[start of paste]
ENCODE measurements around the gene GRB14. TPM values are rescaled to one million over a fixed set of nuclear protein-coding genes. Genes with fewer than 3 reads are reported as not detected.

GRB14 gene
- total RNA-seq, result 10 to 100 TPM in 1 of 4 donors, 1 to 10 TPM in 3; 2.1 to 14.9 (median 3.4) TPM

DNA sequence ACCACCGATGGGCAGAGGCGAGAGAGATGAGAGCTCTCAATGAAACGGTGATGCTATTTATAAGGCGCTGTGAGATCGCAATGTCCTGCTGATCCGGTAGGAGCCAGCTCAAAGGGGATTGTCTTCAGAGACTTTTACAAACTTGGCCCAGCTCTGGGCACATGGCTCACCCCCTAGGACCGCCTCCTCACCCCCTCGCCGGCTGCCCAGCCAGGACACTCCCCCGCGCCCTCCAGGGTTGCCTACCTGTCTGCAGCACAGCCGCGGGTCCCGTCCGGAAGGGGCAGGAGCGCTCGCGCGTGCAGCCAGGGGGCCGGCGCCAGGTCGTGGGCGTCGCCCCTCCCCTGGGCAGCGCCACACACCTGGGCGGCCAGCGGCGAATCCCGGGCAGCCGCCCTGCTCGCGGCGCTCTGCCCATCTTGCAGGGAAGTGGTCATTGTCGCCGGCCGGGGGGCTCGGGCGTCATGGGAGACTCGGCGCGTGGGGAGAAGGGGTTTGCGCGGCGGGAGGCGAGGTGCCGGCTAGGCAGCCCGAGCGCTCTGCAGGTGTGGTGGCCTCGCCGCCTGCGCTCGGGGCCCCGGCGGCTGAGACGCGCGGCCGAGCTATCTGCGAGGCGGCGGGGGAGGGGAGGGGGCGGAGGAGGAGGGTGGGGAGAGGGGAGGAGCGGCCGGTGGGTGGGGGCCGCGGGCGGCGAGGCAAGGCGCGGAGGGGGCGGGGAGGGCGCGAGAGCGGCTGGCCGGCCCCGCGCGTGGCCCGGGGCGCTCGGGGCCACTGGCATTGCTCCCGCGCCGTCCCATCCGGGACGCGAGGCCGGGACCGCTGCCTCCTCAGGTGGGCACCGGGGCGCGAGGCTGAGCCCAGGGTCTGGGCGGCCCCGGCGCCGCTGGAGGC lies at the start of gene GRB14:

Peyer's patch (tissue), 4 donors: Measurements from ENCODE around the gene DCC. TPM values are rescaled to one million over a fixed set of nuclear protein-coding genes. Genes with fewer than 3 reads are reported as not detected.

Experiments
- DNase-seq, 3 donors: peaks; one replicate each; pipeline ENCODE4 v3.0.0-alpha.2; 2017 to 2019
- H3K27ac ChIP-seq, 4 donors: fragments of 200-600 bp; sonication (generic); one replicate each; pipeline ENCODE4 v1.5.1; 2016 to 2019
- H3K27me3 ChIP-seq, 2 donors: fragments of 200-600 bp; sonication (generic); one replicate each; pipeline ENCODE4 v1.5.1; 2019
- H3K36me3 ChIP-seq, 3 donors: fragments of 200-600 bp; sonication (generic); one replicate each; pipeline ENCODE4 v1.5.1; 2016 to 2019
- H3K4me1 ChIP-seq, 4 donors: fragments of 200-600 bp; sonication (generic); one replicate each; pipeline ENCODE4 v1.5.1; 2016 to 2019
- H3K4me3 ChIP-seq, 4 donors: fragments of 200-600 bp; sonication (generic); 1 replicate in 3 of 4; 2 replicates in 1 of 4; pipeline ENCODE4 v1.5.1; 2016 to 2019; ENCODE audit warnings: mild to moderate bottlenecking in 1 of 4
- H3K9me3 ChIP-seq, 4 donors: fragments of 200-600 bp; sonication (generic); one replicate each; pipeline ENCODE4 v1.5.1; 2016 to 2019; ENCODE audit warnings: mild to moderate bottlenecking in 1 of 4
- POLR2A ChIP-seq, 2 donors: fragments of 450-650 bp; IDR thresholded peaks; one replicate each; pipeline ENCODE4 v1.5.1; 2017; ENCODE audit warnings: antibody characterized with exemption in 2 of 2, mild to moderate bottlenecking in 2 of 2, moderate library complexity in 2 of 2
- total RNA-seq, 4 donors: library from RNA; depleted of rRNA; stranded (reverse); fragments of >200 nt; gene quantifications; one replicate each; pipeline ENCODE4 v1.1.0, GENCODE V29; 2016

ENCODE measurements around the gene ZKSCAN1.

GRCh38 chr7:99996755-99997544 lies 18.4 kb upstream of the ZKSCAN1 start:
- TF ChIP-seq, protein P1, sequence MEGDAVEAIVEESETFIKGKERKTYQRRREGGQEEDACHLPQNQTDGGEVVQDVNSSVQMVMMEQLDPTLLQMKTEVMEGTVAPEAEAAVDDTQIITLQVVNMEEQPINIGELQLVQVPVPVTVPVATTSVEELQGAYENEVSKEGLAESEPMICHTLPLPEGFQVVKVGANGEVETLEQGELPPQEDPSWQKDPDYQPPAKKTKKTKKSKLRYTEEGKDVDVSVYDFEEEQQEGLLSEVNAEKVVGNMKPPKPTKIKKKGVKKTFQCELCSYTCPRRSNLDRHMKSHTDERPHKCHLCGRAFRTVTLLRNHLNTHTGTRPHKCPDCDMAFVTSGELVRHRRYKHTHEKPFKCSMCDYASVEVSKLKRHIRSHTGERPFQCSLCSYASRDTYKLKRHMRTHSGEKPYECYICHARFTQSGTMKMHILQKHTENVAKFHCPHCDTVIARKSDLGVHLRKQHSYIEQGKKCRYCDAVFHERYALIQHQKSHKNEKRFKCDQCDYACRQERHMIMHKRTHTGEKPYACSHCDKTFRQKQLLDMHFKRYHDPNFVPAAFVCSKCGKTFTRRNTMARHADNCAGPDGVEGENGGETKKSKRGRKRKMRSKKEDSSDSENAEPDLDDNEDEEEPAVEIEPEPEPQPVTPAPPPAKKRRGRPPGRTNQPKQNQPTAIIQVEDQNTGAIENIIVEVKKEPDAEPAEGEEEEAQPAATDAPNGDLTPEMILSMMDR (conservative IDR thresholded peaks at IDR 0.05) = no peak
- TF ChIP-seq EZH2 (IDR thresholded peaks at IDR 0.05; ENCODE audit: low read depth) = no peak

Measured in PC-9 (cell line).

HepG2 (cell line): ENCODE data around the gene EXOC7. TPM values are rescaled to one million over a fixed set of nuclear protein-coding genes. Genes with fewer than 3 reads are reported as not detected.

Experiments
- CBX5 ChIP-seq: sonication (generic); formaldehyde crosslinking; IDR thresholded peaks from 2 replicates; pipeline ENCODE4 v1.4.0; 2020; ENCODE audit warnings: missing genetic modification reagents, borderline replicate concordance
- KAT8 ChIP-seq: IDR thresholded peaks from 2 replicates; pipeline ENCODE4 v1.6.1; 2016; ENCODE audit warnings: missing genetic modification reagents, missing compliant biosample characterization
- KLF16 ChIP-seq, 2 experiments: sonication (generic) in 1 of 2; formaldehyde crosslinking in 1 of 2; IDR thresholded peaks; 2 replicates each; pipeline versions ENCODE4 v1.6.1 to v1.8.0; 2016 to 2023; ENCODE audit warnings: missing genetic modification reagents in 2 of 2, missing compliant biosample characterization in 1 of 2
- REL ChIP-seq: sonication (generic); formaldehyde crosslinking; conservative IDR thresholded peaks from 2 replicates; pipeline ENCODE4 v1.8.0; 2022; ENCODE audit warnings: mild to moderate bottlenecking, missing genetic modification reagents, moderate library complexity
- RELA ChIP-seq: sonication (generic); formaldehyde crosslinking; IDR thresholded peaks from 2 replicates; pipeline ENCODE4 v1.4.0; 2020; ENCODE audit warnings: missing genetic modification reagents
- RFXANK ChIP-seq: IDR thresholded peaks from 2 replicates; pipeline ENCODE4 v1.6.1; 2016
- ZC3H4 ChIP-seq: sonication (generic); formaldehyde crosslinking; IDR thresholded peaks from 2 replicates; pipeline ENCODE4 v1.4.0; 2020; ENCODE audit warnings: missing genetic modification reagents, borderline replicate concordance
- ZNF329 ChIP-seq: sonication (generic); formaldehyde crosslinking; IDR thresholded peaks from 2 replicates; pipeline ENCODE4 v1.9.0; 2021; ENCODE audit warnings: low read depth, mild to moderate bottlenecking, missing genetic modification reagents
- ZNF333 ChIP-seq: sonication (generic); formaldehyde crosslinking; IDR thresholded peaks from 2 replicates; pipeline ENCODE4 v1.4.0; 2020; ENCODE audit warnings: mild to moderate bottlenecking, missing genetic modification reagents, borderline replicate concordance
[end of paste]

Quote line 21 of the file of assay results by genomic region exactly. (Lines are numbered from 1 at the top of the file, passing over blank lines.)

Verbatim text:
HepG2 (cell line): ENCODE data around the gene EXOC7. TPM values are rescaled to one million over a fixed set of nuclear protein-coding genes. Genes with fewer than 3 reads are reported as not detected.